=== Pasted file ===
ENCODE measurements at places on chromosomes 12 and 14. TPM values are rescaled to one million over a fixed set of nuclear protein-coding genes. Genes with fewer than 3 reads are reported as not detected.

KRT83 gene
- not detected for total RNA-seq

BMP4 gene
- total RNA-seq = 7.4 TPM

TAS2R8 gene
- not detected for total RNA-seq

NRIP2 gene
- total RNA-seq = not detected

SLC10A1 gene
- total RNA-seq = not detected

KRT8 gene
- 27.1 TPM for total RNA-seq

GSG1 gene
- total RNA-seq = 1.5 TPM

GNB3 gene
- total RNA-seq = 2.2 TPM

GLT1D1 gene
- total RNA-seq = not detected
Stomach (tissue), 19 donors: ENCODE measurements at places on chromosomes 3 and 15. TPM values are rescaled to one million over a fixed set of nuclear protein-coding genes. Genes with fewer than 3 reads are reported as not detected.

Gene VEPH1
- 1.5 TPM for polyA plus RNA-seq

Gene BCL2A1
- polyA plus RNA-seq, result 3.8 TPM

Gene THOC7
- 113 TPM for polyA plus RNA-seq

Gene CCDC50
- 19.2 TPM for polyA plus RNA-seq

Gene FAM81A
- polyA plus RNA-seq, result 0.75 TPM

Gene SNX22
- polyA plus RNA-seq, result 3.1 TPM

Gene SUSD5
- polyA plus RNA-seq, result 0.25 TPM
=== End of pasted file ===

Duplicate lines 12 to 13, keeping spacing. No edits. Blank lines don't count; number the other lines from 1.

KRT8 gene
- 27.1 TPM for total RNA-seq